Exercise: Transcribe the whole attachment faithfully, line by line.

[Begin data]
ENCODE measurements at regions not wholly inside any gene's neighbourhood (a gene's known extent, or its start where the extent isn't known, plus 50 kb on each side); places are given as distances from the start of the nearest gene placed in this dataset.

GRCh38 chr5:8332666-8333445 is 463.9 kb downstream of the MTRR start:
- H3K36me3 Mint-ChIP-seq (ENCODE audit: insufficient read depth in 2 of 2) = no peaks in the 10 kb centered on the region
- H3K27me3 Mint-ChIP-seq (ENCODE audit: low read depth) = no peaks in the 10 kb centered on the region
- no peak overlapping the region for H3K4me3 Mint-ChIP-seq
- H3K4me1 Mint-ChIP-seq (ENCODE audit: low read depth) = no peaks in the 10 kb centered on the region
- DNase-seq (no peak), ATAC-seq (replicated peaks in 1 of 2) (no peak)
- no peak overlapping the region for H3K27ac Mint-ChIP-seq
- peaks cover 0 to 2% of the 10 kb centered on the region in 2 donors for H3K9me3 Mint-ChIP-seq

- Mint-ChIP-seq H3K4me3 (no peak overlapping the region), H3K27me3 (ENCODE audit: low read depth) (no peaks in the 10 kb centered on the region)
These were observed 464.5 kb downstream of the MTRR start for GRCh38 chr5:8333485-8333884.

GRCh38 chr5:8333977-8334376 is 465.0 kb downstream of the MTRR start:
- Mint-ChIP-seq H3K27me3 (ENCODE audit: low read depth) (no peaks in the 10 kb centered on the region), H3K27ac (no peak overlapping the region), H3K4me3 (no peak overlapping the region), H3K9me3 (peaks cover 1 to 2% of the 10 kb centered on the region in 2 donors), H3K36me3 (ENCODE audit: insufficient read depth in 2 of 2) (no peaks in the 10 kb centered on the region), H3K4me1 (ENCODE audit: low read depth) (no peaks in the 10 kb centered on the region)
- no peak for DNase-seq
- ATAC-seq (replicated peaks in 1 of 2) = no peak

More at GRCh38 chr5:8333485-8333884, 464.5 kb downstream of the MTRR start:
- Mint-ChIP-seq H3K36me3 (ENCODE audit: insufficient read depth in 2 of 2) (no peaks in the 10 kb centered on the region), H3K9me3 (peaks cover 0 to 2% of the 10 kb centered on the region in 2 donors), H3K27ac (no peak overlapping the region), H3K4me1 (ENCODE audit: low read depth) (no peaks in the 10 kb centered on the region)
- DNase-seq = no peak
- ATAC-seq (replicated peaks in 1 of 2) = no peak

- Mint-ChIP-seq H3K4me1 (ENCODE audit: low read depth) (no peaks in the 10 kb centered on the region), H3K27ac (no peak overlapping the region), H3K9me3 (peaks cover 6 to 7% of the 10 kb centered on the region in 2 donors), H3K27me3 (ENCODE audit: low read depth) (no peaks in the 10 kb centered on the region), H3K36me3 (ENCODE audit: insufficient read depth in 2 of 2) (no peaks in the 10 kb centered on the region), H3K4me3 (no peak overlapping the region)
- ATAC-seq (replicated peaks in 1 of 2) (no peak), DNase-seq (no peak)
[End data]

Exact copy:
ENCODE measurements at regions not wholly inside any gene's neighbourhood (a gene's known extent, or its start where the extent isn't known, plus 50 kb on each side); places are given as distances from the start of the nearest gene placed in this dataset.

GRCh38 chr5:8332666-8333445 is 463.9 kb downstream of the MTRR start:
- H3K36me3 Mint-ChIP-seq (ENCODE audit: insufficient read depth in 2 of 2) = no peaks in the 10 kb centered on the region
- H3K27me3 Mint-ChIP-seq (ENCODE audit: low read depth) = no peaks in the 10 kb centered on the region
- no peak overlapping the region for H3K4me3 Mint-ChIP-seq
- H3K4me1 Mint-ChIP-seq (ENCODE audit: low read depth) = no peaks in the 10 kb centered on the region
- DNase-seq (no peak), ATAC-seq (replicated peaks in 1 of 2) (no peak)
- no peak overlapping the region for H3K27ac Mint-ChIP-seq
- peaks cover 0 to 2% of the 10 kb centered on the region in 2 donors for H3K9me3 Mint-ChIP-seq

- Mint-ChIP-seq H3K4me3 (no peak overlapping the region), H3K27me3 (ENCODE audit: low read depth) (no peaks in the 10 kb centered on the region)
These were observed 464.5 kb downstream of the MTRR start for GRCh38 chr5:8333485-8333884.

GRCh38 chr5:8333977-8334376 is 465.0 kb downstream of the MTRR start:
- Mint-ChIP-seq H3K27me3 (ENCODE audit: low read depth) (no peaks in the 10 kb centered on the region), H3K27ac (no peak overlapping the region), H3K4me3 (no peak overlapping the region), H3K9me3 (peaks cover 1 to 2% of the 10 kb centered on the region in 2 donors), H3K36me3 (ENCODE audit: insufficient read depth in 2 of 2) (no peaks in the 10 kb centered on the region), H3K4me1 (ENCODE audit: low read depth) (no peaks in the 10 kb centered on the region)
- no peak for DNase-seq
- ATAC-seq (replicated peaks in 1 of 2) = no peak

More at GRCh38 chr5:8333485-8333884, 464.5 kb downstream of the MTRR start:
- Mint-ChIP-seq H3K36me3 (ENCODE audit: insufficient read depth in 2 of 2) (no peaks in the 10 kb centered on the region), H3K9me3 (peaks cover 0 to 2% of the 10 kb centered on the region in 2 donors), H3K27ac (no peak overlapping the region), H3K4me1 (ENCODE audit: low read depth) (no peaks in the 10 kb centered on the region)
- DNase-seq = no peak
- ATAC-seq (replicated peaks in 1 of 2) = no peak

- Mint-ChIP-seq H3K4me1 (ENCODE audit: low read depth) (no peaks in the 10 kb centered on the region), H3K27ac (no peak overlapping the region), H3K9me3 (peaks cover 6 to 7% of the 10 kb centered on the region in 2 donors), H3K27me3 (ENCODE audit: low read depth) (no peaks in the 10 kb centered on the region), H3K36me3 (ENCODE audit: insufficient read depth in 2 of 2) (no peaks in the 10 kb centered on the region), H3K4me3 (no peak overlapping the region)
- ATAC-seq (replicated peaks in 1 of 2) (no peak), DNase-seq (no peak)